1 Reply
                                                                      1. re: tastesgoodwhatisit

                                                                        Good synopsis. For the first "con", I find that a slow cooker w/ a timer is a must. Mine turns down to a good temp for warm but I lucked into it. My previous one burned food on warm. On dishes that soup it, it does help to fold a doubled towel below the lid and that catches the evaporation, but takes more time to cook. Yeah, I'd say 90% of recipes out there are terrible, especially that 365 days of crock potting or whatever it's called blog. But, as with any kitchen tool, knowing how to use it to its best capacity is key. It's one of the appliances I'd replace immediately if it broke. We're gone afternoons, come back in time for late dinners so it's perfect for me.

                                                                      2. A slow cooker is likely cheaper than any alternative you can find. They come in all sizes, so a small one would do you just fine.

                                                                        Eat more meat.

                                                                        1. You could try a wonderbag,


                                                                          A wonderbag is basically a super insulated pot designed to help poor people in places like Africa. The idea is to heat up a pot to boiling for 1/2 hour then take off the heat and wrap in insulation. Let it set for 2 -3 hours and everything is cooked. saves lots of wood in the 3rd world.

                                                                          You could do it with a cast iron dutch oven. Heat it to boiling for 1/2 hour then put it in a box lined several inches of styrofoam then more styrofoam on top. Then seal the box and leave it alone for 3 hours....a poor mans slow cooker, literally! As a bonus, you can claim you are bonding with your poor sisters in Africa.

                                                                          For a real show stopper, you could heat the dutch oven with a solar oven.

                                                                          Now, it would probably be easier and cheaper just to pay $15 for a crockpot at a garage sale.

                                                                          7 Replies
                                                                          1. re: Hank Hanover

                                                                            That's a wonderful idea! I backpack and cycleback and think something like this would work great while traveling. One thing most campers would have is insulation not being used all day!

                                                                            1. re: User1

                                                                              If I were camping, I would use a cast iron dutch oven with a really good lid and dig a hole for the fire. Let it burn down to coals. Put the dutch oven in the pit on top of the coals and bury it in dirt. Dirt is a excellent insulator. 2 - 4 hours later, just dig it out. Dinner is served.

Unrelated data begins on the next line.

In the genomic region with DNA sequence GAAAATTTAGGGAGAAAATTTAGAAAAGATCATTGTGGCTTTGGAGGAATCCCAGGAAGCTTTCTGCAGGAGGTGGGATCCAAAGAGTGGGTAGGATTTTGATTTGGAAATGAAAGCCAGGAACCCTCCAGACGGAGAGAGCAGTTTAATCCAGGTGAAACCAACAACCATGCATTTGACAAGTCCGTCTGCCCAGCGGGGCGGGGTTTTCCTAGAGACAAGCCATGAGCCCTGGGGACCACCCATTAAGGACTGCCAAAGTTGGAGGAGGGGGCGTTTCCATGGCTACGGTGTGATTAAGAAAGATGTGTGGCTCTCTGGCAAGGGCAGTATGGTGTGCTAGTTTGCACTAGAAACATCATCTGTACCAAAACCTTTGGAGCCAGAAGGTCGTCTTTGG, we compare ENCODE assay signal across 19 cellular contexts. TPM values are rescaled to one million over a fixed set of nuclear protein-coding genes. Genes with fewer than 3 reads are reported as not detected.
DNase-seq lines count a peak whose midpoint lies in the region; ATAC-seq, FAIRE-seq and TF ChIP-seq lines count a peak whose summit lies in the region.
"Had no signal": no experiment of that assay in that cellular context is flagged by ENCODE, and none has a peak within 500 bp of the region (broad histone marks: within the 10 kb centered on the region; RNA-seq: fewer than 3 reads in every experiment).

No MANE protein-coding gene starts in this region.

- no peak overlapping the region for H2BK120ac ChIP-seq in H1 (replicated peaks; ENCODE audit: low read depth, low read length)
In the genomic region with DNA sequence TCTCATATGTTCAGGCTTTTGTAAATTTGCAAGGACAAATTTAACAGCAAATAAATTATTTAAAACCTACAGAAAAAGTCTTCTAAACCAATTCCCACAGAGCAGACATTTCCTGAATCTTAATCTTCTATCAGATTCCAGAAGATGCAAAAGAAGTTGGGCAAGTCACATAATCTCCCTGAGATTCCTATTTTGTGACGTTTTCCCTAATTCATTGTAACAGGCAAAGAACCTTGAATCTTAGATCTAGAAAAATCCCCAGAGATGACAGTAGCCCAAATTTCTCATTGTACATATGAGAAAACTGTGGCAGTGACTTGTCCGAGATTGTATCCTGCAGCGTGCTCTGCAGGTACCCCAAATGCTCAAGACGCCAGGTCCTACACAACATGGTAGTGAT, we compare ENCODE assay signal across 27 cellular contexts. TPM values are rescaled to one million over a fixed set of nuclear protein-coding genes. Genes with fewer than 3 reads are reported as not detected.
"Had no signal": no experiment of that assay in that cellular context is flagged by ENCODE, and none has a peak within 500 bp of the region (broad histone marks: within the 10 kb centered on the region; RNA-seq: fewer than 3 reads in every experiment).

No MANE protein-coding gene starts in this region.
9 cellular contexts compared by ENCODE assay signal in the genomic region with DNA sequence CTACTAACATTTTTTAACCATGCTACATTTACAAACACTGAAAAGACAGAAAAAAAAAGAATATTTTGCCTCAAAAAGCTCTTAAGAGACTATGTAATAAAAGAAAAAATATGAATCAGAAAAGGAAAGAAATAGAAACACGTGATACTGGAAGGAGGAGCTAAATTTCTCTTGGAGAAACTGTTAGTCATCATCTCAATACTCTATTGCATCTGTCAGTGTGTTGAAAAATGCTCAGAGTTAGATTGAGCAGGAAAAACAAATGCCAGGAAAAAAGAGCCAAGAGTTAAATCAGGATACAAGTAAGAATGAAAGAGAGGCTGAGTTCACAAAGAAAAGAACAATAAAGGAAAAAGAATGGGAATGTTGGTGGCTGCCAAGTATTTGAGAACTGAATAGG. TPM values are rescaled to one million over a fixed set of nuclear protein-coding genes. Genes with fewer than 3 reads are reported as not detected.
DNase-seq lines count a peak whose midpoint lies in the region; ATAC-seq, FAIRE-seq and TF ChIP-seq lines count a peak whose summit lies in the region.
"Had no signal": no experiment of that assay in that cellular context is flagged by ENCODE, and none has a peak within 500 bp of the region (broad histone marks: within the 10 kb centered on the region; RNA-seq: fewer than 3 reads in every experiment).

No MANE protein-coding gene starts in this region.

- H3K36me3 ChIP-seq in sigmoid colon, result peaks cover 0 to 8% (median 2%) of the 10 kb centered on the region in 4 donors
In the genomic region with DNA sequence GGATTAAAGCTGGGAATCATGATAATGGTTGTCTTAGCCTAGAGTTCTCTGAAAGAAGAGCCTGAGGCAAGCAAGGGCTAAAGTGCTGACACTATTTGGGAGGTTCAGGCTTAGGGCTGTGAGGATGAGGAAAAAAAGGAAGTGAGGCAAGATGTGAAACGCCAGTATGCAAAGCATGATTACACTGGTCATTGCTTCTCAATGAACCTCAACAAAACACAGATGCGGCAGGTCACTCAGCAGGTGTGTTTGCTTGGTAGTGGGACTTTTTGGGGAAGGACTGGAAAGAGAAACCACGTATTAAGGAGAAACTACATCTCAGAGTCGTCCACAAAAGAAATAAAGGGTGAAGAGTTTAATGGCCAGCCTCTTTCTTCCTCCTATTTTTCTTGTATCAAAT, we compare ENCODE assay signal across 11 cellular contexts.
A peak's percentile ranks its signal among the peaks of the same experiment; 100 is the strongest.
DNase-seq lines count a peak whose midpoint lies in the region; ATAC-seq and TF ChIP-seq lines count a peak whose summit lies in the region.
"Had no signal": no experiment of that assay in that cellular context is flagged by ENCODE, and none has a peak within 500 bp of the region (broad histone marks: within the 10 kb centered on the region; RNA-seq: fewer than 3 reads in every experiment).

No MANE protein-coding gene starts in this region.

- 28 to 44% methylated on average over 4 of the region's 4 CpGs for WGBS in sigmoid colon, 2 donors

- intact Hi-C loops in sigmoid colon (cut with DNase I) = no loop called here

This would work. It is made to have coals layed on top. The lid will seal and not move.


                                                                              1. re: Hank Hanover

                                                                                I was thinking of something where the user is in constant movement.

                                                                                BTW, I went to a little demo on dutch oven cooking at my local REI store yesterday. They showed an oven that was about the size of a 6" sub and stated that it is made for the backpacker. They didn't have any for sale at the time, but looks interesting!

                                                                                1. re: Hank Hanover

                                                                                  This would be car camping? I can't imagine hiking 20 miles into the woods w/ a cast iron dutch oven!

                                                                                  1. re: chowser

                                                                                    Well the presentation was more geared towards car campers and traveling with family. I did a little searching for the backpacker that wanted a little dutch oven and there is options out there!


                                                                                    That's not a bad little setups!

                                                                                    1. re: User1

                                                                                      I would probably just use reynolds heavy duty aluminum wrap. Not environmental but so much easier.

                                                                                      1. re: chowser

                                                                                        slightly more environmental if you reuse...

                                                                            2. The problem here is that the OP hasn't stated, exactly, what it is he wishes to cook, other than rice.